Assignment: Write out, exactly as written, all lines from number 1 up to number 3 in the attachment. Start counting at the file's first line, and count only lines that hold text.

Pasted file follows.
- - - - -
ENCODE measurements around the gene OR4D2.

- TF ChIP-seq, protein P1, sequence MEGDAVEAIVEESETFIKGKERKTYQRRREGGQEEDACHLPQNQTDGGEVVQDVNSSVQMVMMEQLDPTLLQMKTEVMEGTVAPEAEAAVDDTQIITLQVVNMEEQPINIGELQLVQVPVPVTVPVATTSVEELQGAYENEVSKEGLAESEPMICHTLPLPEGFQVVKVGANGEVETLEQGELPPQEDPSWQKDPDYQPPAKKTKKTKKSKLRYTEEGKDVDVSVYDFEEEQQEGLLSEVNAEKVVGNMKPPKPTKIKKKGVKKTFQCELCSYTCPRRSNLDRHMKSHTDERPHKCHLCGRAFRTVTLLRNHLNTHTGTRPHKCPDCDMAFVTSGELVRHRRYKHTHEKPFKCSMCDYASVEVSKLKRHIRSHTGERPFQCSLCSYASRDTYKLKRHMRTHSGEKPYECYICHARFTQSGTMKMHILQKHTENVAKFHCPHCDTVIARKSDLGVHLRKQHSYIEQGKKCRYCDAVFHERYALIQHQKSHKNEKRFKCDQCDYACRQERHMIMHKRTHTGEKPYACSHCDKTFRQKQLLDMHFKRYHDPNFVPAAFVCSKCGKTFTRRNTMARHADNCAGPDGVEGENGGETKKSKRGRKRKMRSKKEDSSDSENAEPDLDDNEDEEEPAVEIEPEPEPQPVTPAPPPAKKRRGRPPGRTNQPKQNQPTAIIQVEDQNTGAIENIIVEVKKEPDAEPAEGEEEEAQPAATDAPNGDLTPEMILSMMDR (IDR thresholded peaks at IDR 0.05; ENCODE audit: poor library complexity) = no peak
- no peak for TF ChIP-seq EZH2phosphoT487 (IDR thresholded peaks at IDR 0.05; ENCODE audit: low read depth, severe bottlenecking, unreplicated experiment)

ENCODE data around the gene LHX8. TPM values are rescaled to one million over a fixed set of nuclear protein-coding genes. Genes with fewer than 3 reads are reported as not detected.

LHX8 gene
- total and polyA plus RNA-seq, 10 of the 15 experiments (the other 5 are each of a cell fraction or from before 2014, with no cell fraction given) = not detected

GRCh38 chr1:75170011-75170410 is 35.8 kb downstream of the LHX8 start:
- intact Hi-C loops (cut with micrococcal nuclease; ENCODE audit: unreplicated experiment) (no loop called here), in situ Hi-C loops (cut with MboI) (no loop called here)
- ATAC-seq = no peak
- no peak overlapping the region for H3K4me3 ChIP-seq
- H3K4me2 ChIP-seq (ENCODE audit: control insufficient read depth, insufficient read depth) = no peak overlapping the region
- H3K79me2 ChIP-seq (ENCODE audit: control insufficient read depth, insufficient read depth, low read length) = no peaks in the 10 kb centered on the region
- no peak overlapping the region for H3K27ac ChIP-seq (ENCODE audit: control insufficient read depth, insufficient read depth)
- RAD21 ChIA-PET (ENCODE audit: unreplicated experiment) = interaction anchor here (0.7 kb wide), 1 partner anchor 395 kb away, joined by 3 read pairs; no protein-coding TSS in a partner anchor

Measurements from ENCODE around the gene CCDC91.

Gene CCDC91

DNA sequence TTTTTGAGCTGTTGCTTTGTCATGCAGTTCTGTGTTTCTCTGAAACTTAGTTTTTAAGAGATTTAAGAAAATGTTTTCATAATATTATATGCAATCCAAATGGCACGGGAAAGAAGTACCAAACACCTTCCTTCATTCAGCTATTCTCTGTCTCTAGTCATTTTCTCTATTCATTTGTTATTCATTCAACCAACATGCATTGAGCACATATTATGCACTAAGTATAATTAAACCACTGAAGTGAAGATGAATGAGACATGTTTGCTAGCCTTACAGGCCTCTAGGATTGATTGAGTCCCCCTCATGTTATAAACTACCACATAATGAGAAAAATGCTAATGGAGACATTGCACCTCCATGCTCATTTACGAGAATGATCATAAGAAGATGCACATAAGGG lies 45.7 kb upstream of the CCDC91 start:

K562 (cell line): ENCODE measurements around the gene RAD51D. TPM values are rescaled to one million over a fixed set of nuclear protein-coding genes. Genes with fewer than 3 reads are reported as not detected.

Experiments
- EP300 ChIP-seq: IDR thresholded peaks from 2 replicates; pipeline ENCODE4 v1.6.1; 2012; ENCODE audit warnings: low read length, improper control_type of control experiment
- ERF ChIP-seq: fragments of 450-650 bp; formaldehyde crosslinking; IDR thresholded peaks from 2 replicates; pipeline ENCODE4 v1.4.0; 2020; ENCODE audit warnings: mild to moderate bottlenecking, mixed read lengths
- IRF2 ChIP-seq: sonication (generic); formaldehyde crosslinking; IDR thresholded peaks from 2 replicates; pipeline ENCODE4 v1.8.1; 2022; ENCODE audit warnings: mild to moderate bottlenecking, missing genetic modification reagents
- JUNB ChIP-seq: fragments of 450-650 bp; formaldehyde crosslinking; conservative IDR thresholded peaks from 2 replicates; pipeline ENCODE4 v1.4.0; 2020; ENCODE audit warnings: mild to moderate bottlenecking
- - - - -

ENCODE measurements around the gene OR4D2.

- TF ChIP-seq, protein P1, sequence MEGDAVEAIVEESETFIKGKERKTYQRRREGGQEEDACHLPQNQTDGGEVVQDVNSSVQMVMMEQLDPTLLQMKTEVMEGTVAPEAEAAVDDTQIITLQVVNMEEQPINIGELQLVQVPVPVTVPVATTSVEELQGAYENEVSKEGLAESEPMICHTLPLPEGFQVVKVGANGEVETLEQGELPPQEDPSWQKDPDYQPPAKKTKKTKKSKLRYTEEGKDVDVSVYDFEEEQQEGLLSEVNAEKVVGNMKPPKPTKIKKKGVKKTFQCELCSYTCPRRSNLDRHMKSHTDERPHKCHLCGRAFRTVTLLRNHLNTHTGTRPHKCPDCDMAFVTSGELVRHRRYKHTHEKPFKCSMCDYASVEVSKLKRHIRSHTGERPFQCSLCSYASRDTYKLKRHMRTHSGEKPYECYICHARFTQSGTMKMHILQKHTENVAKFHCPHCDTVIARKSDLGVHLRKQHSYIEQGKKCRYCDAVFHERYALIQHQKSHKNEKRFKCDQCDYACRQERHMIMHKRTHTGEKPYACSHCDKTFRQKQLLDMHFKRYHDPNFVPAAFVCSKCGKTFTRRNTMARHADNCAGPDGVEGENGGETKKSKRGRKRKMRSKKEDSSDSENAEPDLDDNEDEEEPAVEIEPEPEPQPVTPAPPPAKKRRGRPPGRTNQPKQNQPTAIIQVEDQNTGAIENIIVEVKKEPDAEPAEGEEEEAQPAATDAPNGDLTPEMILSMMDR (IDR thresholded peaks at IDR 0.05; ENCODE audit: poor library complexity) = no peak
- no peak for TF ChIP-seq EZH2phosphoT487 (IDR thresholded peaks at IDR 0.05; ENCODE audit: low read depth, severe bottlenecking, unreplicated experiment)